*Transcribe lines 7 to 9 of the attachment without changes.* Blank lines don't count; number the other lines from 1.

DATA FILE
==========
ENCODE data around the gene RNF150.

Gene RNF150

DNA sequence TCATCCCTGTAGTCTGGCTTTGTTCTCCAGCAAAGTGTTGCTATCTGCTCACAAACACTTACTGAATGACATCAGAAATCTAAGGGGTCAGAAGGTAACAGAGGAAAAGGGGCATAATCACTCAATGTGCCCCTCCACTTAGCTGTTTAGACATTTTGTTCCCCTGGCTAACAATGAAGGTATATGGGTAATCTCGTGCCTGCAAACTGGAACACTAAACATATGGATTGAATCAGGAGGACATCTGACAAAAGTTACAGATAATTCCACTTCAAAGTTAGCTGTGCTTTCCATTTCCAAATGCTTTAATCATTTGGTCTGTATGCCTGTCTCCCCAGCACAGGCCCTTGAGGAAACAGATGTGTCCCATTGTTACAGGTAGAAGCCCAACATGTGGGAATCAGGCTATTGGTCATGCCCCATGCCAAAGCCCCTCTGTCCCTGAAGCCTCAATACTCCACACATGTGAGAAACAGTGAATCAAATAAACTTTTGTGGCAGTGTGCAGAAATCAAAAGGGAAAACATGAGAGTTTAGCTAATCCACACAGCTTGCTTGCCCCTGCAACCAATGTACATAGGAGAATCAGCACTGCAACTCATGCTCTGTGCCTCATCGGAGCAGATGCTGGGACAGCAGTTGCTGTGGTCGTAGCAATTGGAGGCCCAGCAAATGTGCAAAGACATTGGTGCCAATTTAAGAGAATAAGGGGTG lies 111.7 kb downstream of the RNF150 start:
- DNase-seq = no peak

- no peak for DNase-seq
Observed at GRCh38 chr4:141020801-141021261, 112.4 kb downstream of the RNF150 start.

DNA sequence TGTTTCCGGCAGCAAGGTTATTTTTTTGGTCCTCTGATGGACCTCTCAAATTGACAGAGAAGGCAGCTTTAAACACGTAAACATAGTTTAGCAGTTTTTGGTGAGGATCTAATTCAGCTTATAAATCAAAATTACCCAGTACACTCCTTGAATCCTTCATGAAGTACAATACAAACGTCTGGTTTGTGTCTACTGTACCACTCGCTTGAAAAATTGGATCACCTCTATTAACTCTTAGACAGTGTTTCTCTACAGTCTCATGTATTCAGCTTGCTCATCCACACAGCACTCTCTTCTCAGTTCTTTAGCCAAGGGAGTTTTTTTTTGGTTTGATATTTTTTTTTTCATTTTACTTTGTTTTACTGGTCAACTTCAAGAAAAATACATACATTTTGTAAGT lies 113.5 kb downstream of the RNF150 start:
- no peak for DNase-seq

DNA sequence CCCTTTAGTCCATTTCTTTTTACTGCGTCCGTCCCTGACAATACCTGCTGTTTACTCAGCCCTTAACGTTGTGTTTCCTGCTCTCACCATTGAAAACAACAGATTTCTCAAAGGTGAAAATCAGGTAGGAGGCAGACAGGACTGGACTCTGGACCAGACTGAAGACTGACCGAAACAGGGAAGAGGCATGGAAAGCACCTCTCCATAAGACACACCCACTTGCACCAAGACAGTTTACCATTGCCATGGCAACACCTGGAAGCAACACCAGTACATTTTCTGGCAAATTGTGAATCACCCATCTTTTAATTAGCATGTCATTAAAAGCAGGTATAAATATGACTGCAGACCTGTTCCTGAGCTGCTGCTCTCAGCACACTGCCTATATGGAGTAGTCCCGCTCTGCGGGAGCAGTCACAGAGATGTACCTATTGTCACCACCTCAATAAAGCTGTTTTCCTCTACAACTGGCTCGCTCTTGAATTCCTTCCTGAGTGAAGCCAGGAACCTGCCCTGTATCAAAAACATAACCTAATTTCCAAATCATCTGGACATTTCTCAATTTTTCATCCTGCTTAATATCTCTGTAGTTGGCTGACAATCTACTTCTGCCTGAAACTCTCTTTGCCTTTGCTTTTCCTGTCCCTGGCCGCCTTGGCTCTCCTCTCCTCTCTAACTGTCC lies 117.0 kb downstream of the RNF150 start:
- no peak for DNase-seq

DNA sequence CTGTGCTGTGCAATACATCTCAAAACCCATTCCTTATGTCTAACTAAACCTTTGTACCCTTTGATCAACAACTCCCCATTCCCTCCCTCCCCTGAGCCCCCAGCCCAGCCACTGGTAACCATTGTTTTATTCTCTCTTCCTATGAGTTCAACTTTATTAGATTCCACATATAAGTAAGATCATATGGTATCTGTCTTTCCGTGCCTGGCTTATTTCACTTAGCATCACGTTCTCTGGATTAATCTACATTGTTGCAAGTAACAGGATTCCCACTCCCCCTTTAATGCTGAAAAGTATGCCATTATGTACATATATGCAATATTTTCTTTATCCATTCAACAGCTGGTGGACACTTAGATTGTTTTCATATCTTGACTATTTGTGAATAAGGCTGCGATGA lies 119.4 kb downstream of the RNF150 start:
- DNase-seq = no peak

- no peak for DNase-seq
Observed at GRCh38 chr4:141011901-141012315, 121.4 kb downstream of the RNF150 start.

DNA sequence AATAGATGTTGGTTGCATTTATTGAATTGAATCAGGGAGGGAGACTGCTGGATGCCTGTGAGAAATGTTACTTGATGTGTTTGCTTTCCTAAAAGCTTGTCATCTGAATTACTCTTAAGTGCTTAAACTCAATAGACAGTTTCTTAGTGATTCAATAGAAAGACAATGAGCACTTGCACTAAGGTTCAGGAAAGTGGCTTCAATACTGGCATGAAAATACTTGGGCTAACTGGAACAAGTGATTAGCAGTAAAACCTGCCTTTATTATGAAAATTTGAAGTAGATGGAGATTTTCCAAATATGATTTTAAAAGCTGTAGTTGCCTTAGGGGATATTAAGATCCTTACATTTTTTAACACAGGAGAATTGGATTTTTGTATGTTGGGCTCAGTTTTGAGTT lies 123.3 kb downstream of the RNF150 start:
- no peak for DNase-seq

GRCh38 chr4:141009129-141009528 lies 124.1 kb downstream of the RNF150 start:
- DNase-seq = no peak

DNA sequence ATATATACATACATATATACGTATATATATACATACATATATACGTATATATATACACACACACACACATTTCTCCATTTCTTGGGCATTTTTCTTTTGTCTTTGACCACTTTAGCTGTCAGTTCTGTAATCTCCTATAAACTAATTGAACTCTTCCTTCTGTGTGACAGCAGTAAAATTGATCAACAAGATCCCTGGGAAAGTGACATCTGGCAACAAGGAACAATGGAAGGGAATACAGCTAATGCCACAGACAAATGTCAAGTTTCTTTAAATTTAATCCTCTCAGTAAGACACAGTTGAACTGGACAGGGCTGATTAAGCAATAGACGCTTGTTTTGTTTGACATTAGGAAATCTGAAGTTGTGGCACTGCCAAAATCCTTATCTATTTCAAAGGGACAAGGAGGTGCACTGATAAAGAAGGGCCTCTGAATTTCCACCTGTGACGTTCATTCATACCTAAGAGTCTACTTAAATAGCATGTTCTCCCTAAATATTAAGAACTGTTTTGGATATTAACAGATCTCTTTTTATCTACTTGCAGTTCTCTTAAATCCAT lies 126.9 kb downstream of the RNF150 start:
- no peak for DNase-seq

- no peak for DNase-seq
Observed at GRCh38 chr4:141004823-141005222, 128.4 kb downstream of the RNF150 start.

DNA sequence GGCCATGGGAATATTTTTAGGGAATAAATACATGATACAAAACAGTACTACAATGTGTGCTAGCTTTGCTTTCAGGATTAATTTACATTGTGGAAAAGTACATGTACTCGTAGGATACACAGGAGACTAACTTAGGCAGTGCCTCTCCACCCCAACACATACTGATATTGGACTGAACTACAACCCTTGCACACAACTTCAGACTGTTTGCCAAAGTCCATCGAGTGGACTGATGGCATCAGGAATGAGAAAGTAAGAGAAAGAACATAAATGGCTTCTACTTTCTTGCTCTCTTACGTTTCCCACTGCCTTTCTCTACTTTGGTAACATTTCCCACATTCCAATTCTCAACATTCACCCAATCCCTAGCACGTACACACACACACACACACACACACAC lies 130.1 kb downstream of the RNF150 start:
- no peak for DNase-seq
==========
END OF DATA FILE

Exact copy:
DNA sequence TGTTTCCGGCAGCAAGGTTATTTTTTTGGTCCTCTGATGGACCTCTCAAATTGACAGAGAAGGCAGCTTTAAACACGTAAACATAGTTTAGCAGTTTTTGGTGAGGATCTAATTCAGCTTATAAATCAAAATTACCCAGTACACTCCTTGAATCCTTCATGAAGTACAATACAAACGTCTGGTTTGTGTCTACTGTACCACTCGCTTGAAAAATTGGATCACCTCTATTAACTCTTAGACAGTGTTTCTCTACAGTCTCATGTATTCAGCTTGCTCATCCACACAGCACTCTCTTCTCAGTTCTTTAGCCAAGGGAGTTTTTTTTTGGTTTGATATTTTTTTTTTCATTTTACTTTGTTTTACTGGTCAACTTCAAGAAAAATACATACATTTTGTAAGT lies 113.5 kb downstream of the RNF150 start:
- no peak for DNase-seq

DNA sequence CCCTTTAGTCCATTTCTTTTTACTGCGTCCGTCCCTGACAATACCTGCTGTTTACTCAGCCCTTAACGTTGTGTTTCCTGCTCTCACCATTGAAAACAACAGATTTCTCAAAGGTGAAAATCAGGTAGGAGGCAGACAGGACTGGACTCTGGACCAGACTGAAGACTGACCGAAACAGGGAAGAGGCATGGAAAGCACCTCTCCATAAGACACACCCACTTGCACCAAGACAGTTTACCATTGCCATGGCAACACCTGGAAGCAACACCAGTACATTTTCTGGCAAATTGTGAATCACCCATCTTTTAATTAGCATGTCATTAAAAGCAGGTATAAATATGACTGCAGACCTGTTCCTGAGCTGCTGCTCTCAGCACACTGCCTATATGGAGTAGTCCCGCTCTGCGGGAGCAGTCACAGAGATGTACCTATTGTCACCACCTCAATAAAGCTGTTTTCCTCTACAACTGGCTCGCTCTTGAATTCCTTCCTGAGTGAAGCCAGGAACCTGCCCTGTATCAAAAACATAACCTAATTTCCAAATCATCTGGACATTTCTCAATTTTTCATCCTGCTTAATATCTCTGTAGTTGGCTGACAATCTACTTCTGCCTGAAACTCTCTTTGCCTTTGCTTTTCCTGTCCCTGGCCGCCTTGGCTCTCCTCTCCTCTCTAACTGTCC lies 117.0 kb downstream of the RNF150 start: